This is a delightful little read about the two giants of electric guitar design and production whose instruments changed the world. Neither “invented” the solid body electric guitar, indeed, as is well known, Les Paul basically had no input in designing the beautiful mahogany monster axe which bears his name. Rather, Leo and Les occupy this story as the kind of obsessive tinkerers of a previous age; they are the grandchildren of Edison and Bell, the forefathers of Jobs and Gates. I’m not suggest This is a delightful little read about the two giants of electric guitar design and production whose instruments changed the world. Neither “invented” the solid body electric guitar, indeed, as is well known, Les Paul basically had no input in designing the beautiful mahogany monster axe which bears his name. Rather, Leo and Les occupy this story as the kind of obsessive tinkerers of a previous age; they are the grandchildren of Edison and Bell, the forefathers of Jobs and Gates. I’m not suggesting the Stratocaster and Les Paul affected the world as the incandescent bulb and the iPhone have, but I also AM suggesting that. One need only read Port’s absolutely gorgeous description of Jimi Hendrix’s rendition of The Star Spangled Banner at Woodstock, played on his upside down, white Strat, to appreciate how electric guitars and their history, particularly these two titans, have made and reflected the changes in American culture since they were plugged in.I gave this three stars rather than more because, unlike reviews suggest, I didn’t find this “compulsively readable” or “stunning.” It was VERY GOOD. I’m glad I know what I learned in it. And I’m happy Ian Port wrote it. But I did find myself wanting to hear more from each guitar’s most famous players. There are some lines from Paige and Clapton, Hendrix and Richards. But ultimately, the culture, technology, and people that made these instruments happen take center stage.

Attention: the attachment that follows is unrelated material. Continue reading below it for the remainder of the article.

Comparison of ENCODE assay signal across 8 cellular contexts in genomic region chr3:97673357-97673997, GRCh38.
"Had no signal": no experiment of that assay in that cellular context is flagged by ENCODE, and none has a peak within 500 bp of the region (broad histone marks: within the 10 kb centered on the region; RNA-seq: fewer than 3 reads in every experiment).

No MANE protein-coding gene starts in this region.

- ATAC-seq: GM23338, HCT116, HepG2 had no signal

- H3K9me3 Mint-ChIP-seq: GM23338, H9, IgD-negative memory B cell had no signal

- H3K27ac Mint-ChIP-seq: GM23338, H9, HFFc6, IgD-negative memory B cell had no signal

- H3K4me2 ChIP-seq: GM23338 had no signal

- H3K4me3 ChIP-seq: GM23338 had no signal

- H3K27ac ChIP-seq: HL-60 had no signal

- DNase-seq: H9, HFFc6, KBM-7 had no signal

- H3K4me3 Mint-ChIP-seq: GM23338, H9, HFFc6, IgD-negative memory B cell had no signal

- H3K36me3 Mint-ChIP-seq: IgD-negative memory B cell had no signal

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  • Koen
    January 1, 1970